The copper bowl thing mentioned in the first comment is about meringue having to do with copper ions knocked off while whisking. The ions are picked up by the egg whites and strengthening them while imparting a faint copper sheen. Meringue whisked in a copper bowl is sturdier than if whisked in ordinary glass bowl. Also, plastic bowl will not do. No oil allowed and plastic is a petroleum product.

Taste of egg yolks is determined by the diet of the hens laying the egg. The more varied, including leftover human food, seeds, bugs and grub whatever they go around pecking lead to both tastier eggs and tastier chicken. It does make a big difference, not only in taste but also in color and how the yolks stand up taller when cracked into a pan. My egg farmer friends said they do not see a difference, but I sure do. Here is another thing you are not going to like, the eggs I bought at Whole Food, their central one, not the nearby one, are altogether better than the usual grocery store eggs from regular battery chickens. That would be the difference you might see in other countries.


Lem said...

I recall in the infancy days of this so called blog (I say that so as to avoid comparing to other... more matured blogs ;)

Palladian posted a certain kind of egg named after some roman soldier I believe. not sure, don't quote me. It looked like a hard boiled egg.

The internet, Yahoo answers, is all over the place, as to how long to hard boil an egg. 7 to 8 minutes seems just right for me.

MamaM said...

Palladian posted a certain kind of egg
Scotch Eggs

Chip Ahoy said...

Scotch eggs are in the little book. He uses peasant xxxxx pheasant eggs, smaller eggs that you see during Christmas holidays for some reason. Which makes sense for packing sausage around them. The photographs of them are beautiful and not odd at all, as you might imagine. Scotts are somewhat known for battering and deep-frying everything imaginable including Mars bars. Just for the fun of it. I think. By way of experimentation. It's a pub thing. Turns out, the Mars bars are wonderful deep-fried.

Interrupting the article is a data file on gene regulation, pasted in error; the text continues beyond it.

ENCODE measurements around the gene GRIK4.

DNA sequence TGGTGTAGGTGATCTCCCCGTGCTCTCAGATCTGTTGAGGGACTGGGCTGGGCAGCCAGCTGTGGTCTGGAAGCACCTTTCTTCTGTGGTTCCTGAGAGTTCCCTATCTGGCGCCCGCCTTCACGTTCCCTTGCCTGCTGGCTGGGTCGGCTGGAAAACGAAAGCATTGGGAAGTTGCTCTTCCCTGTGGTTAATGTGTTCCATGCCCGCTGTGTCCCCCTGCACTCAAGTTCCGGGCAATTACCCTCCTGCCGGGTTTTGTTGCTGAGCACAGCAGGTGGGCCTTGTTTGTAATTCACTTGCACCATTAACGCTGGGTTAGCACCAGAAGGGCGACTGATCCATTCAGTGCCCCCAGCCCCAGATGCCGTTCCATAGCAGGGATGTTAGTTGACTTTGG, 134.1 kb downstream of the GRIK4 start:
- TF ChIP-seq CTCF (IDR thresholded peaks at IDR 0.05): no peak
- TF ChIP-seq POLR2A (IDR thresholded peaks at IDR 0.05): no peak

Eric the Fruit Bat said...

The jury seems to be out on whether eggs are bad for your cholesterol levels.

One source on the intertubes said that the cholesterol you eat has nothing to do with the cholesterol in your bloodstream so eggs are just fine and you can have as many as two per week.

I'm like, whatever, it's not like I paid anything for that advice so I've got no beef.

rcocean said...

Chip is a cooking eggs-pert.


rcocean said...

Eggs are difficult. Runny, no good, Rubbery, no good. Gotta hit the sweet spot.

French and stale bread = why they created French Onion soup. Its great too.

Unknown said...

Chives are sexy. Gotta give it to her in bed.

Unknown said...

Men who can cook. I really like the idea.

Dust Bunny Queen said...

I love softly scrambled eggs!!! I melt the butter in a small cast iron skillet. It is about 6 inches across and is my very favorite cooking pot. Just as the butter is beginning to bubble, I take it off of the heat and pour in the eggs that have been beaten with some whipping cream and a little salt. Starting from the outside of the pan where the eggs are starting to curdle, I softly fold in the cooked eggs to the middle and keep repeating until the eggs are just done. If it gets too cold I put the pan back on the flame for a few seconds to keep the temperature even. Soft pillowy puffs of yellow golden goodness. A little cracked pepper and perhaps a sprinkle of sea salt. They are the perfect breakfast with some sauteed chicken butter of course! Warm and smooth inside and crusty crisp coating of flour. (Now I am really hungry)

This is why I never order scrambled eggs in a restaurant. They are overcooked, hard, rubbery, horrible things.

Unknown said...

oh DBQ - you had me up until the sauteed chicken livers.

Chip Ahoy said...